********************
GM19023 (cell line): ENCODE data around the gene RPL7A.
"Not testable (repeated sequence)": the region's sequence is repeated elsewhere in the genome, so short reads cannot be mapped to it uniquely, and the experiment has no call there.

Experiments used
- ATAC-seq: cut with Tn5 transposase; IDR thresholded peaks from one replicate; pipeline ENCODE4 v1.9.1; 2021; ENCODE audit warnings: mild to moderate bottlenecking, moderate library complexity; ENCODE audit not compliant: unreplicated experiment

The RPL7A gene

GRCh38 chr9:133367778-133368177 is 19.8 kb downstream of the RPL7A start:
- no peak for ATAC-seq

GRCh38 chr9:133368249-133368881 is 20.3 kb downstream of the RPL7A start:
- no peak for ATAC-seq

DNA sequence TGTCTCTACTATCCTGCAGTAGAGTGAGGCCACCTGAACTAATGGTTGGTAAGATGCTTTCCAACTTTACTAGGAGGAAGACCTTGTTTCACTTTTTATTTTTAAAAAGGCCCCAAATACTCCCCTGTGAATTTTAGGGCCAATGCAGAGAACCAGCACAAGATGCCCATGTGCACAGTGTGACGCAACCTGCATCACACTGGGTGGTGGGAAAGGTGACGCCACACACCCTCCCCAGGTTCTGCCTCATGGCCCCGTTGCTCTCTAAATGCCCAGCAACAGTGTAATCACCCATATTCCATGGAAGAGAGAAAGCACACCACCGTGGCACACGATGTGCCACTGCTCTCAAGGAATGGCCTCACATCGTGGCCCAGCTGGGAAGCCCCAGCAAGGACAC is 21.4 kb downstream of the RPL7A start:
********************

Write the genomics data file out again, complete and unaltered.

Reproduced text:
GM19023 (cell line): ENCODE data around the gene RPL7A.
"Not testable (repeated sequence)": the region's sequence is repeated elsewhere in the genome, so short reads cannot be mapped to it uniquely, and the experiment has no call there.

Experiments used
- ATAC-seq: cut with Tn5 transposase; IDR thresholded peaks from one replicate; pipeline ENCODE4 v1.9.1; 2021; ENCODE audit warnings: mild to moderate bottlenecking, moderate library complexity; ENCODE audit not compliant: unreplicated experiment

The RPL7A gene

GRCh38 chr9:133367778-133368177 is 19.8 kb downstream of the RPL7A start:
- no peak for ATAC-seq

GRCh38 chr9:133368249-133368881 is 20.3 kb downstream of the RPL7A start:
- no peak for ATAC-seq

DNA sequence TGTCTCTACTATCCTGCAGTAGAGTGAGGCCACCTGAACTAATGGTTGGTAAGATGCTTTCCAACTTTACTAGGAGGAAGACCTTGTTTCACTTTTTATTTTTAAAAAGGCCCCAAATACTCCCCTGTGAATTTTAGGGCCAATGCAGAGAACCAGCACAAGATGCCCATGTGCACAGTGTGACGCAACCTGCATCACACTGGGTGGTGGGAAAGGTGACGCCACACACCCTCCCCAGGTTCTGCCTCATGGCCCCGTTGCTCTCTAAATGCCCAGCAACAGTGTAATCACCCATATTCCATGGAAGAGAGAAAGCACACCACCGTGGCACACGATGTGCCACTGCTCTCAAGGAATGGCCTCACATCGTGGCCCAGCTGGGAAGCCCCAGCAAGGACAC is 21.4 kb downstream of the RPL7A start: